How the book alters the poetry

I read a wonderful interview yesterday that was posted on the Poetry Foundation's website. Two fellow poets and book arts enthusiasts caught the attention of two graduate students (and the Poetry Foundation) when they visited Chapman University in Orange, CA. The resulting interview was illuminating and, for a poet-printer-bookbinder like myself, enormously encouraging. I feel like I was a part of a movement without even realizing it. Here's an excerpt:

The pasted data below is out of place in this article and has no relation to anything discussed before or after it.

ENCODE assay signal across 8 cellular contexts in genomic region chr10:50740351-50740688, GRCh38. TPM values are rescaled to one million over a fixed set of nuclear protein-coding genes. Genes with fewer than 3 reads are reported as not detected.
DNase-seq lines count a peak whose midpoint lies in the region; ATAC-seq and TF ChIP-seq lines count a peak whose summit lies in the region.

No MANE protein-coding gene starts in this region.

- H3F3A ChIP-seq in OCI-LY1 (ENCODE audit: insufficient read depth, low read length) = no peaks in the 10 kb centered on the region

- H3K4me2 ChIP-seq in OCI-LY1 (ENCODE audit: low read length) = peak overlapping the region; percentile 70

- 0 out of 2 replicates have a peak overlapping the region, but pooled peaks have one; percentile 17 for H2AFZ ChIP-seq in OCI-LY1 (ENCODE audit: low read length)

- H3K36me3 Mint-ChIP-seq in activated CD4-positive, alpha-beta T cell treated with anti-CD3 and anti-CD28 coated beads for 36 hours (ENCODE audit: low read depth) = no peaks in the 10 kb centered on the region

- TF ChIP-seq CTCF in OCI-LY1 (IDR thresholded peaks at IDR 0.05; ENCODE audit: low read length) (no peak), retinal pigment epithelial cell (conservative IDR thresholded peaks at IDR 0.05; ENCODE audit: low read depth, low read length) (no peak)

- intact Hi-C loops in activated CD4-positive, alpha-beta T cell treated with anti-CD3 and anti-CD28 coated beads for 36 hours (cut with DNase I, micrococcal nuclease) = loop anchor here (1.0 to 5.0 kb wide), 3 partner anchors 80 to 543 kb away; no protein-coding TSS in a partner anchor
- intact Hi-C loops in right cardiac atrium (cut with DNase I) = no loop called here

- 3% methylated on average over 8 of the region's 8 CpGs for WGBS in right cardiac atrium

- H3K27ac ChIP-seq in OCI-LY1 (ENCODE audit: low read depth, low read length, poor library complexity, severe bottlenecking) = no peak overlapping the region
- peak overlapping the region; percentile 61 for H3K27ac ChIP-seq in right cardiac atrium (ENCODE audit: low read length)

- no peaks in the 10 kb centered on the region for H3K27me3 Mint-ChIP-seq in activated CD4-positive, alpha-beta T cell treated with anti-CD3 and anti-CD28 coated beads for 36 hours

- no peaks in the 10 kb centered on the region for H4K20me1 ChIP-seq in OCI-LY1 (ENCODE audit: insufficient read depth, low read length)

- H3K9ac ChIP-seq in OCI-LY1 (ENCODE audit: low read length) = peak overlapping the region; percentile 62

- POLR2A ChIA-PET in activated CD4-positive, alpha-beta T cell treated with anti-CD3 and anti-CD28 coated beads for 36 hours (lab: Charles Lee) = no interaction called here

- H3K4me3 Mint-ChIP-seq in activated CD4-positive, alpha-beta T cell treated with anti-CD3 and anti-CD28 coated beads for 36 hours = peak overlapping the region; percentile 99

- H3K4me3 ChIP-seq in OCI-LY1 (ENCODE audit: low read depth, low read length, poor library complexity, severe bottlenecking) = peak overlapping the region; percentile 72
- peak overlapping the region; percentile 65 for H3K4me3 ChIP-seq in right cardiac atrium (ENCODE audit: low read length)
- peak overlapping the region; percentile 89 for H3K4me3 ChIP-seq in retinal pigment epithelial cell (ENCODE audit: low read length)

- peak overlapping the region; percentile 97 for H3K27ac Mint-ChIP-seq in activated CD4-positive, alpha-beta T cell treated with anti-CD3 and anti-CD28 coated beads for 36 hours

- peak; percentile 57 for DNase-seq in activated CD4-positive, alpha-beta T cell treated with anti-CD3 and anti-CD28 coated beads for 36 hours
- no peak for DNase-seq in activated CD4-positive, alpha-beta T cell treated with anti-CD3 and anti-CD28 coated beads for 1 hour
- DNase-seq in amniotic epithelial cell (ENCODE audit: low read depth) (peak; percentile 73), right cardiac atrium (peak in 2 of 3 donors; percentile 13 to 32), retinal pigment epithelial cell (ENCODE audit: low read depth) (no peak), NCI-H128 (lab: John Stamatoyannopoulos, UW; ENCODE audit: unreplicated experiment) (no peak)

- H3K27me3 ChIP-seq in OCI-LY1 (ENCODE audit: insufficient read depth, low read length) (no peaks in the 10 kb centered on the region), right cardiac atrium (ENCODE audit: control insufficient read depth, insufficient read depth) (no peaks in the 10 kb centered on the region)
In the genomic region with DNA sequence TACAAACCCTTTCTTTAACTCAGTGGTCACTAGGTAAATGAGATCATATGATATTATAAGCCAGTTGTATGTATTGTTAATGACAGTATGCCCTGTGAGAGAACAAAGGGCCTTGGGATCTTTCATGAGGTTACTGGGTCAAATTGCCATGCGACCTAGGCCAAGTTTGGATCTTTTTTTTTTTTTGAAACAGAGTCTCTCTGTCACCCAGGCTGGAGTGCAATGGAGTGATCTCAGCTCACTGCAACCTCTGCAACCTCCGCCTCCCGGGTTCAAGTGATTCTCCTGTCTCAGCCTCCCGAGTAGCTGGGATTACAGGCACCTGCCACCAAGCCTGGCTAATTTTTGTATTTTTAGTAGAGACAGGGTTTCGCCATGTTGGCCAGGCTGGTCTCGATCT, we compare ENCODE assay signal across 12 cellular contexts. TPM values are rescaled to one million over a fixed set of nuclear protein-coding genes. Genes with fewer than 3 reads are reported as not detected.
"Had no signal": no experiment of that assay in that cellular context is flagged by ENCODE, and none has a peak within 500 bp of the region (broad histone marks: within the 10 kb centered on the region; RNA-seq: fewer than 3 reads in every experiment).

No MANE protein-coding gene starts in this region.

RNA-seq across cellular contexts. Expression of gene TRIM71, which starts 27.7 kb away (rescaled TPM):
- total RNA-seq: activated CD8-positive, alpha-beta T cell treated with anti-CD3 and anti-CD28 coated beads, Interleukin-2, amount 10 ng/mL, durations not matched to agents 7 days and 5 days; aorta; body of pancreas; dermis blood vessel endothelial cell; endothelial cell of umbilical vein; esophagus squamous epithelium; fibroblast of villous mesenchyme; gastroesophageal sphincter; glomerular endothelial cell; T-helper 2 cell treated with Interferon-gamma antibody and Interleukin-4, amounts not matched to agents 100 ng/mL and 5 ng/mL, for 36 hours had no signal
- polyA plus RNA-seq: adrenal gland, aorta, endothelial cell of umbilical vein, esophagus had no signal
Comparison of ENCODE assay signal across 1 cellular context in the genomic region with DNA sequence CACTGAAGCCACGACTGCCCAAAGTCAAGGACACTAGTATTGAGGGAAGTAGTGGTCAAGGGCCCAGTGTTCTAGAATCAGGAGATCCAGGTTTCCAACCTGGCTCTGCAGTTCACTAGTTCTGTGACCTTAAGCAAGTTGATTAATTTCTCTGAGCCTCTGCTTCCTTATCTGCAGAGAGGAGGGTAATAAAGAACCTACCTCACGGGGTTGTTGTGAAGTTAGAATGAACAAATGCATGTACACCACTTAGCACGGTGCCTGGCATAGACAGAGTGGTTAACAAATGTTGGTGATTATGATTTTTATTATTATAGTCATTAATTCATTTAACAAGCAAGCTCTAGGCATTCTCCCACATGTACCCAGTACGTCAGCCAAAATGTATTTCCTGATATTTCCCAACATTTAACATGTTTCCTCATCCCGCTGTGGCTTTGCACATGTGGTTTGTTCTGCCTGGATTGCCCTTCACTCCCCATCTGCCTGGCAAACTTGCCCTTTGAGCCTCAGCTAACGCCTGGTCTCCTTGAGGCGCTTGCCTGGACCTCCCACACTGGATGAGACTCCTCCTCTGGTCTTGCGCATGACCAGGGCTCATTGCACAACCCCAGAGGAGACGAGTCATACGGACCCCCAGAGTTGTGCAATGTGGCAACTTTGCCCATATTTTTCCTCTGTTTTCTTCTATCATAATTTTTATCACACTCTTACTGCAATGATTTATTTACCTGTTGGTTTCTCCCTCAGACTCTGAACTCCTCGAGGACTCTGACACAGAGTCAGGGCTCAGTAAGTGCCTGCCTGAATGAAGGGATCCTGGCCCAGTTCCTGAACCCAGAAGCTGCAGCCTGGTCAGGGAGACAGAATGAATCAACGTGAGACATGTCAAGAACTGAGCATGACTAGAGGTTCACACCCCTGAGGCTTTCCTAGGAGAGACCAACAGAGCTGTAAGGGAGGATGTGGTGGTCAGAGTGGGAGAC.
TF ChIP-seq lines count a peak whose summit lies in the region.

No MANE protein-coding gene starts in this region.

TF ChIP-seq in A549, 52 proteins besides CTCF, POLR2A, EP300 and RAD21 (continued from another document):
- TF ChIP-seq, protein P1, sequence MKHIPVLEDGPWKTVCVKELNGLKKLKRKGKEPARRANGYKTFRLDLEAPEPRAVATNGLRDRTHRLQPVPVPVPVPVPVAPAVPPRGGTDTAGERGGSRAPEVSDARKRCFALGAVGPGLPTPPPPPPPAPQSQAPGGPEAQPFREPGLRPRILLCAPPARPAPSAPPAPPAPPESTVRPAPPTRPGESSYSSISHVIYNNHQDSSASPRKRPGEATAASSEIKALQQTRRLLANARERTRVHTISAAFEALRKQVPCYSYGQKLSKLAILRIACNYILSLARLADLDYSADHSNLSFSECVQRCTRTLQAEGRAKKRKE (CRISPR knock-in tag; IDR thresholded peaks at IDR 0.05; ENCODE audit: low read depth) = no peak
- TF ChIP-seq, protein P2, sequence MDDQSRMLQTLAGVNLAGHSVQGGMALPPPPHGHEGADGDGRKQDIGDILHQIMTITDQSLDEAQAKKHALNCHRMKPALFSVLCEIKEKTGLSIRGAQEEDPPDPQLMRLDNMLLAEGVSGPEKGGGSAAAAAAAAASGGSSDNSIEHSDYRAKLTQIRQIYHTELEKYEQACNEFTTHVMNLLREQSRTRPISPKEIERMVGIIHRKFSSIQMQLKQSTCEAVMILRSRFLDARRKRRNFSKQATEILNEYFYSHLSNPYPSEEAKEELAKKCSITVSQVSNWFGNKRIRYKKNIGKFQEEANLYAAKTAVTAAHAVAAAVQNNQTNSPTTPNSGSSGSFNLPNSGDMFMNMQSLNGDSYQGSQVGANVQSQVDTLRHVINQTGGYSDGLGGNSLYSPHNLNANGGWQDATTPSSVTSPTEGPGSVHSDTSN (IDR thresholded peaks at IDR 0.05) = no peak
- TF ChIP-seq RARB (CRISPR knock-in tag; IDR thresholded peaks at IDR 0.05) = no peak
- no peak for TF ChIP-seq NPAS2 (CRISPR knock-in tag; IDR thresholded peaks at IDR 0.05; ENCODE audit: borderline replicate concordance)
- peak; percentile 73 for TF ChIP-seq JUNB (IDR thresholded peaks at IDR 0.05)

"[Nancy Kuhl] I do think it is clear that there is a strong and growing interest in alternatives to commercial publishing in poetry communities. That this interest is often coincident with an interest in broader book arts has resulted in a vast and growing body of compelling and often beautiful book works exploring the literary and aesthetic implications of different publishing models and the relationships between poetry and more visual and tactile art forms. And the notion that 'form is content' is evident everywhere in this work, as poets and bookmakers create book works and textual objects in which the text is inextricable from its medium."


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